According to a report by USA Today, the NTSB stated in a filing that it "requires effective, reliable and stable communication capabilities to carry out its primary investigative mission and to ensure employee safety in remote locations."
The agency investigates plane crashes. RIM's BlackBerry was once highly regarded, particularly among corporate enterprise and government agencies. However, a series of government agencies have announced switches to Apple's iOS platform, mirroring the interest among corporations for building custom apps for iPhones and iPads.
The U.S. government's rapid shift away from its years of dependance upon Canadian RIM messaging infrastructure is based on a number of factors, but includes RIM's failure to match Apple in usability, in third party apps, in development tools, in modern mobile operating system technology, and in deploying functional tablets.
President Obama shown with an iPad 2. Photo via The White House.
While President Obama was frequently seen using a BlackBerry when he entered office four years ago, he is now carrying an iPad. Apple's iPads and iPhones have also been approved for use in Congress.
Shift toward iOS at the expense of RIM
In February, the US General Services Administration, tasked with managing procurement for all federal agencies, announced plans to support iOS devices by adding Apple's products to the agency's list of approved devices for government procurement.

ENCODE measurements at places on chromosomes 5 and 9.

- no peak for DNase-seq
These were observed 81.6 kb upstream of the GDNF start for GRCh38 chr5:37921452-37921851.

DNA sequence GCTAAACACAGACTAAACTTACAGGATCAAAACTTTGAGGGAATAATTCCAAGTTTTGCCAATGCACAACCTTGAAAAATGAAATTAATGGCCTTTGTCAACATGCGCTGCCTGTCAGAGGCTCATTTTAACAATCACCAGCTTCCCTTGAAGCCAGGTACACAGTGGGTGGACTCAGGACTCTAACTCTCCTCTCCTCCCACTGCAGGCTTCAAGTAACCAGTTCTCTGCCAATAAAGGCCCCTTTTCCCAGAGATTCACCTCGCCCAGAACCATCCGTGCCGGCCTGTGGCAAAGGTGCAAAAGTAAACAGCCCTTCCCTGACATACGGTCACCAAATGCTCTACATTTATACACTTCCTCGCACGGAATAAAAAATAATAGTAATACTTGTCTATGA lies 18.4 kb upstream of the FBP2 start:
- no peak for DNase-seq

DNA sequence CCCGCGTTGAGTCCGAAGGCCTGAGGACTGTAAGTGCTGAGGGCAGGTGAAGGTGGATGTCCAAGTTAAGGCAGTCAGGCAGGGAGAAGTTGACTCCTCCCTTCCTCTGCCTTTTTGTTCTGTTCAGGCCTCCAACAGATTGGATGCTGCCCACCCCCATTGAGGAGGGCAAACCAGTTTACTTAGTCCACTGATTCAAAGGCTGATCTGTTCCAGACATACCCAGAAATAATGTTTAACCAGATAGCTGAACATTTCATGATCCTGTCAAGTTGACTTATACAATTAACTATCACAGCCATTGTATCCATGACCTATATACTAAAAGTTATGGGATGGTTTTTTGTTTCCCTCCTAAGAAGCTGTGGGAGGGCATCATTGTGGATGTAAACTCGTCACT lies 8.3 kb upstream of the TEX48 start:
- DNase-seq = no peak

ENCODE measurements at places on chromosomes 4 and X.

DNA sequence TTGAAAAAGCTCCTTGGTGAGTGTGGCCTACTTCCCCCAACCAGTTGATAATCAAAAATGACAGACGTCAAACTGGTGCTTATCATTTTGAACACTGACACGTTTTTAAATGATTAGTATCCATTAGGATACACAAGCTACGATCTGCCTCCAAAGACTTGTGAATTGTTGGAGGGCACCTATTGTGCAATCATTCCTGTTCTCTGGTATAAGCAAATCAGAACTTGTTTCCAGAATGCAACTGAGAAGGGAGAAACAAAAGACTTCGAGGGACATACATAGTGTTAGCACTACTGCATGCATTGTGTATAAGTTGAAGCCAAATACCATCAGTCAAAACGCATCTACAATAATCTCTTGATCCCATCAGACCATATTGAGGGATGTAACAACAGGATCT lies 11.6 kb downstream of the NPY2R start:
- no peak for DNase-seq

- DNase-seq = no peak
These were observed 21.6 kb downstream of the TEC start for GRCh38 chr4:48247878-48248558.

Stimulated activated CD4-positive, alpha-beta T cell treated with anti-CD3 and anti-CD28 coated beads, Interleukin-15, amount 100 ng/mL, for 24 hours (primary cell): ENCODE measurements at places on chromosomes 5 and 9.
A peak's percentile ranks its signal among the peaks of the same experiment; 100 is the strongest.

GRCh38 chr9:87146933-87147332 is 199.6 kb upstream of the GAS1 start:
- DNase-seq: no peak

That occurred just weeks after the National Oceanic and Atmospheric Administration stated it would be moving from RIM to iPhones and iPads.
NOAA's chief information officer Joe Klimavicz stated at the time that Apple's devices were more cost effective to integrate into the agency's current infrastructure than RIM's, which are tied to the company's BlackBerry Enterprise Server. RIM had earlier announced plans to support iOS devices in its BES product, but that move wasn't enough to stop the shift from occurring.
Since then, a series of other federal agencies have announced plans to drop BlackBerry for iPhones. In May, the Transportation Security Administration announced plans to spend $3 million on Apple products rather than continuing to buy the RIM BlackBerry and Microsoft Windows products it has historically used.
In September, Immigration and Customs Enforcement said it was dropping over 17,600 BlackBerry devices for iPhones because RIM "no longer meet the mobile technology needs of the agency," and in October, the Defense Department's Defense Information Systems Agency program cut RIM from its planned mobile device purchases that includes the iPhone, a move involving 162,500 devices with the potential to grow to 8 million mobile devices.